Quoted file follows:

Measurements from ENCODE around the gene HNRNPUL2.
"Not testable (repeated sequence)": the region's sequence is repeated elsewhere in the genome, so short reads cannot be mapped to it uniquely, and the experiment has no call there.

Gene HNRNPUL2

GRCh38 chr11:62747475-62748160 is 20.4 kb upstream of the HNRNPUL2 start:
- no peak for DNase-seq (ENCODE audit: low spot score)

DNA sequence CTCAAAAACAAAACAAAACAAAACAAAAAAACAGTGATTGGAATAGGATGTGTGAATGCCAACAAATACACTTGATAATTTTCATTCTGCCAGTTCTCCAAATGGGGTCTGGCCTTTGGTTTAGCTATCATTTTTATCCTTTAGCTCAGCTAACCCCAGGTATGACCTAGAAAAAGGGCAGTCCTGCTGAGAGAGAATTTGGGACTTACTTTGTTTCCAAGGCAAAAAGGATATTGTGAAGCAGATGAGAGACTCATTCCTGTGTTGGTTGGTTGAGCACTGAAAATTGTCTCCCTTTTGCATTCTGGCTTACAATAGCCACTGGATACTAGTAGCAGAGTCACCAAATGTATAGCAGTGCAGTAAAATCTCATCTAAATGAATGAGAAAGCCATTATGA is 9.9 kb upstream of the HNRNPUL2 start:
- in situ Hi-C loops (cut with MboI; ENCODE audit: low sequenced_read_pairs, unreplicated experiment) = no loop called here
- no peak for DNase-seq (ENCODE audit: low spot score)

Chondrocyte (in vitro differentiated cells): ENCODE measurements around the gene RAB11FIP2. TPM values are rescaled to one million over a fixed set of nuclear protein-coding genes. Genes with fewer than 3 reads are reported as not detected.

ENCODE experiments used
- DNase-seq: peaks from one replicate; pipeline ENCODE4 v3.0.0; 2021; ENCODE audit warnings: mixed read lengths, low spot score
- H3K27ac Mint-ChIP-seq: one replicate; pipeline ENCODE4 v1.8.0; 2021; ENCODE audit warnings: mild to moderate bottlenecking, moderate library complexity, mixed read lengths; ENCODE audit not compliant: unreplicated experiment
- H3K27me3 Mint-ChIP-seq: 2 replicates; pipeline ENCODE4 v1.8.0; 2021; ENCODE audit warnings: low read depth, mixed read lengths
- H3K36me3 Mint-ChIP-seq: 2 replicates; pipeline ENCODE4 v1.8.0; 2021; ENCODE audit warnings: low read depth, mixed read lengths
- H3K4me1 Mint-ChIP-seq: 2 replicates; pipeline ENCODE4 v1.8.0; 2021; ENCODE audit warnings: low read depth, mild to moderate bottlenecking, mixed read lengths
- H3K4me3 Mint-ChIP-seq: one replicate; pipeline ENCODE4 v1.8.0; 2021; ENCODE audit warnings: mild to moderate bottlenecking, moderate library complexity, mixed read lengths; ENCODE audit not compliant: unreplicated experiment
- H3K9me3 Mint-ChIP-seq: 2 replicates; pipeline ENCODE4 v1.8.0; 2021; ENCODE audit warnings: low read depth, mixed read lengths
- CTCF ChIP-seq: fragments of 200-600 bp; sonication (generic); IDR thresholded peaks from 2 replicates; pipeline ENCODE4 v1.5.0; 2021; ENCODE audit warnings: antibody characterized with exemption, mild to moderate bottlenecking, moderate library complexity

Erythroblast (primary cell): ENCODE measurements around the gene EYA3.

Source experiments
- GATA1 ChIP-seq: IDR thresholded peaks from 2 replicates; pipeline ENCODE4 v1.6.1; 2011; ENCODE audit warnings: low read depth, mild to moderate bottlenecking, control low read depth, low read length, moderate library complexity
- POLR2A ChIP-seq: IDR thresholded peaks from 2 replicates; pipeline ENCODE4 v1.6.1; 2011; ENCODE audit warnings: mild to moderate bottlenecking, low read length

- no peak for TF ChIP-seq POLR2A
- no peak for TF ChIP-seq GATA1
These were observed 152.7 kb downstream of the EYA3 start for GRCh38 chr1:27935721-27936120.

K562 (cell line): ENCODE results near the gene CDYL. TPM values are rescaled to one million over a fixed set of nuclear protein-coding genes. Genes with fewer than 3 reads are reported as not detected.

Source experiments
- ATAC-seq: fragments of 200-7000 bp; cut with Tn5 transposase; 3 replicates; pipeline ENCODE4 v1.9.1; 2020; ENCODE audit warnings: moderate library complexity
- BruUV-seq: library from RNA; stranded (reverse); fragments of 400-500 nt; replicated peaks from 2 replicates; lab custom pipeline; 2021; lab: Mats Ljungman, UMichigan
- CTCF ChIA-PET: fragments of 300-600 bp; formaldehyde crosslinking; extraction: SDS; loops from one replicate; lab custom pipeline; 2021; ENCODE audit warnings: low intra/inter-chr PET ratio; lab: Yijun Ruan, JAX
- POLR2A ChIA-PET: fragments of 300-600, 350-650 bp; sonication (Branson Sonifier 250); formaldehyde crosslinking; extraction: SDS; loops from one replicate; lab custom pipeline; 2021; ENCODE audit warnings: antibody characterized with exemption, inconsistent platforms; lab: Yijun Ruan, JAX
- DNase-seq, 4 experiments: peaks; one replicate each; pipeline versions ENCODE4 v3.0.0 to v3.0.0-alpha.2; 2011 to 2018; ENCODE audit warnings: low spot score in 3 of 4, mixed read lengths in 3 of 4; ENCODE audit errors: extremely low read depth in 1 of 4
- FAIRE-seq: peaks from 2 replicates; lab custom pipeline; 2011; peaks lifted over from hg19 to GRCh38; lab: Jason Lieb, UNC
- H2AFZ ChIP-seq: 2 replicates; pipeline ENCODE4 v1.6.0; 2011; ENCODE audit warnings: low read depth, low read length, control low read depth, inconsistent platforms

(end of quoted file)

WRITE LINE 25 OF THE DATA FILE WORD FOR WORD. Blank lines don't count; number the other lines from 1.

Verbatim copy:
These were observed 152.7 kb downstream of the EYA3 start for GRCh38 chr1:27935721-27936120.